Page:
AS English Literature – Unit 1- AQA – Poetry anthology – Christina Rossetti

This was an unfinished draft of an answer to a practice exam question from Section B of the current AQA AS English Literature exam paper. This paper is called Aspects of Narrative. In Section B of the AQA paper, you will be given the option of two 42 marker questions and you will need to pick one to answer in the recommended time of one hour.

This was my unfinished attempt at answering one of the past paper Section B questions so I thought it may be helpful to share as it does explore popular ideas and interpretations on this aspect of her poems:


Write about the significance of the way Christina Rossetti has used places

In Christina Rossetti’s poems, places have often been used to convey to the reader the time-period and the mood in which her poems are set. Additionally, her poems can also be read to interpret the place as a symbol.

For instance, Goblin Market – made evident from the title – is set in a market that sells goods. The physical setting in the poem and much of the language “longed to buy” refers to buying and selling in the market. Rossetti may have designed the poem such to separate Lizzie and Laura into choosing between the domestic, more socially accepted life in Victorian society for women and the commercial life where women were traded as goods to be exchanged in the market rather than businesswomen of their own right. This interpretation also coincides with Rossetti’s interest in fallen women and the Victorian concern about prostitution as a social evil because Laura exchanges her “precious golden lock” for the goblin men’s fruit. The golden hair of the heroine is commonly associated with the beauty and purity of the fair maiden moreover; “precious” suggests that the heroine’s value to Victorian society and value in the “market” lies in these qualities. Thus, by exchanging her purity i.e. her virginity, for the forbidden fruit, Laura has been permanently stripped bare of her maiden status, out of wedlock, because her virtue has been tainted by strange goblin men. Thereafter, her inability to hear the goblin’s cry “Come buy, come buy” emphasises the depreciation of Laura’s worth in the marriage “market” as she has failed to meet the standards set by Victorian society and is now set aside as an outcast; a fallen woman.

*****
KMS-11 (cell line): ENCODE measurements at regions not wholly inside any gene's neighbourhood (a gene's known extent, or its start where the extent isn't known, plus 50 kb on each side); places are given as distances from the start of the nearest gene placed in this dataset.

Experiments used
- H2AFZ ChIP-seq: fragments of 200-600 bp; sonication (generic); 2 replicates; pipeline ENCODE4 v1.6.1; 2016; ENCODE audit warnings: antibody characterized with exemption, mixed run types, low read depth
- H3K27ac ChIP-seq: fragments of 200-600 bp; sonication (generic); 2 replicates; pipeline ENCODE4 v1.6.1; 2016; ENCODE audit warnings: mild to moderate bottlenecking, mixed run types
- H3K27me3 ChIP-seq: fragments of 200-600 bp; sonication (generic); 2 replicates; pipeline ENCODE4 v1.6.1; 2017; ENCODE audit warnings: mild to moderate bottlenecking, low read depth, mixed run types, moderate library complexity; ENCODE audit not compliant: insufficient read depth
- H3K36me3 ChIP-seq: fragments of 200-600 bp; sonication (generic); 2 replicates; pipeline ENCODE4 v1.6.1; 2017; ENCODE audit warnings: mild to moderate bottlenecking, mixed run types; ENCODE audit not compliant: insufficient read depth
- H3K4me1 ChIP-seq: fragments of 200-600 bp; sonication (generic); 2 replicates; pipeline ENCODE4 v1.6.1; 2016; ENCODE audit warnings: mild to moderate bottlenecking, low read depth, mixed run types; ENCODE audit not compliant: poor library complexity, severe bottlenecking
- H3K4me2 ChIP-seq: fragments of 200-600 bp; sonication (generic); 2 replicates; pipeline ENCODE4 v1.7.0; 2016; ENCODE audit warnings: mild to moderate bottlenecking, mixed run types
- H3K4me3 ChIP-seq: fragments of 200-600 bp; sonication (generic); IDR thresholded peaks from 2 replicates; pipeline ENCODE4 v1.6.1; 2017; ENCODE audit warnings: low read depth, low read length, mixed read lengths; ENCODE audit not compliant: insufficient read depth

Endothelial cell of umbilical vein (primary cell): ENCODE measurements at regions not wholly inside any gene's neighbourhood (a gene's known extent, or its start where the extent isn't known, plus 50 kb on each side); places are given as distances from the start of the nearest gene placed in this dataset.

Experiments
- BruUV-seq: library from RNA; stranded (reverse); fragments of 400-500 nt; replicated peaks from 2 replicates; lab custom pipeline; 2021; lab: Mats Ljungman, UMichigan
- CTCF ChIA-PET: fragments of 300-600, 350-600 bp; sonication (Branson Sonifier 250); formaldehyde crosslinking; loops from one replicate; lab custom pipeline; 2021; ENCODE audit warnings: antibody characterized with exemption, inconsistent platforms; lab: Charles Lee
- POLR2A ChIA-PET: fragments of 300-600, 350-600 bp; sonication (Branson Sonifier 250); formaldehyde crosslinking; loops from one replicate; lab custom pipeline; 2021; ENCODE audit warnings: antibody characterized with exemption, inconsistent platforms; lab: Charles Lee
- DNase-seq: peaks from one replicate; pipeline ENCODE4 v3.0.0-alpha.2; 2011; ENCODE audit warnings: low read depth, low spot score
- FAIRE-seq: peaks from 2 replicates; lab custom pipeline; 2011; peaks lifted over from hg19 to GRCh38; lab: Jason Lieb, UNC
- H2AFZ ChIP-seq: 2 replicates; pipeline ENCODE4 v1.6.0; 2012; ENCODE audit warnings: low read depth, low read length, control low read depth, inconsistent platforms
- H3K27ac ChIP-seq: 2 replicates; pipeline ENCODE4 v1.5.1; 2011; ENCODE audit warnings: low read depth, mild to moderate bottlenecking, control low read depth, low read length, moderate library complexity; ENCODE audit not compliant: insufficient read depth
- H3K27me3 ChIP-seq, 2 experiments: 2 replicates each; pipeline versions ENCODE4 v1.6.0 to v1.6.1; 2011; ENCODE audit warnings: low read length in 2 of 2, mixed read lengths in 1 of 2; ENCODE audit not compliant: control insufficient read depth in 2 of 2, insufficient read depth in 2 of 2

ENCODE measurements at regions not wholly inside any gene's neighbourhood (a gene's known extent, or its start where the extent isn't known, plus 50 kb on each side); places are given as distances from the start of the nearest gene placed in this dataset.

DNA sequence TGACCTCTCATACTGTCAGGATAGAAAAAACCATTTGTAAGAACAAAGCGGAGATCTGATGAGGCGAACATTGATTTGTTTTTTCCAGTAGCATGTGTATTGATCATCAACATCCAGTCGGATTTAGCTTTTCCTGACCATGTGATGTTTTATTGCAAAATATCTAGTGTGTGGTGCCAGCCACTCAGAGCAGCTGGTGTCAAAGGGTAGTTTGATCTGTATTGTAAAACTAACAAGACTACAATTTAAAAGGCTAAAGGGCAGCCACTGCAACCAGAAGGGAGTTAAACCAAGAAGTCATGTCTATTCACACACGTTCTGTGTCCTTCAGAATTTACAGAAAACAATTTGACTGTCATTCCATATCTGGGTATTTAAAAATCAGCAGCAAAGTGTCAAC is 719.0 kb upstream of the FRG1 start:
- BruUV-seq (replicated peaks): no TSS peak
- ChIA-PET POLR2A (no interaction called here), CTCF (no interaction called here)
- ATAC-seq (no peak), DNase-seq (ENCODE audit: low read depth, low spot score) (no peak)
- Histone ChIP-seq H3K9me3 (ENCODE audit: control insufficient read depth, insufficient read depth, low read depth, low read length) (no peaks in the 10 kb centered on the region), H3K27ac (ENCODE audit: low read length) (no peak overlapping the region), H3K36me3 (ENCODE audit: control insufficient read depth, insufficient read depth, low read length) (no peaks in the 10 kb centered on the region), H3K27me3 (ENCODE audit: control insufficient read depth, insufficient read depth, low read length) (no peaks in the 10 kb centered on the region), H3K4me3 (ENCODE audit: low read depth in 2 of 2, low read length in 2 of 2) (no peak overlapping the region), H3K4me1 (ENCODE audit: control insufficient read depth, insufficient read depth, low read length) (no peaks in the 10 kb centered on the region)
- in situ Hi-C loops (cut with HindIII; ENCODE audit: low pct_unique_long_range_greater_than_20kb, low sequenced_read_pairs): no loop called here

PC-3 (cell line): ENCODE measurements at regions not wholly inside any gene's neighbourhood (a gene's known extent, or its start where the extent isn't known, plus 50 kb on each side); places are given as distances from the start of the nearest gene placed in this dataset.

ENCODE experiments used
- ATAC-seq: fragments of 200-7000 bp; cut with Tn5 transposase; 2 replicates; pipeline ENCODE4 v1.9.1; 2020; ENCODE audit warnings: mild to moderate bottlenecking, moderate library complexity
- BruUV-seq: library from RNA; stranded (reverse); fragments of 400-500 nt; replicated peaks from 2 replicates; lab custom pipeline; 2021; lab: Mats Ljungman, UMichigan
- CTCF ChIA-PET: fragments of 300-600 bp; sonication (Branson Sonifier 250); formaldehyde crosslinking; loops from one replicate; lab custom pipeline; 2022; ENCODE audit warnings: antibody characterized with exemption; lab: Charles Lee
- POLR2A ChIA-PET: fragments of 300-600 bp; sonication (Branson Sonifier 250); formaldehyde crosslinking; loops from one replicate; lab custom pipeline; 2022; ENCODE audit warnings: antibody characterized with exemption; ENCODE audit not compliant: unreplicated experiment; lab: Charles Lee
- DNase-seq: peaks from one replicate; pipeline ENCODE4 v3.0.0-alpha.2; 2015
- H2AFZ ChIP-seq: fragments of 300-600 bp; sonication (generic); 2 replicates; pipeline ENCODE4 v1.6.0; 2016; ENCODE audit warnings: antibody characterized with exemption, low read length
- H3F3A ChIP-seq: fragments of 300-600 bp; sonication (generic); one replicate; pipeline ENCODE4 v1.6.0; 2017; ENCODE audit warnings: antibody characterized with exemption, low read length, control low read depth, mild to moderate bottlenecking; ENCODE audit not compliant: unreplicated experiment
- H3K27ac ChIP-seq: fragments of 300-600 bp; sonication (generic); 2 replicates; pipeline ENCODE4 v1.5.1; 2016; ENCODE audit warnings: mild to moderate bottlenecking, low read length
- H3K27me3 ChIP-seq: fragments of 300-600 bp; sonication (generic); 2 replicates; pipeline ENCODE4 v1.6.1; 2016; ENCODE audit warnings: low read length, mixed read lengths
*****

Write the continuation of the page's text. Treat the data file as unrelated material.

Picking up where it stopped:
Contrastingly, the title The Convent Threshold is used metaphorically rather than as a physical location, to display the persona’s struggle to choose between her lover and the love of God as she stands in the doorway between both. Although, interpreted literally, the poem can be set with the persona as most probably a nun, standing on the doorway of convent.




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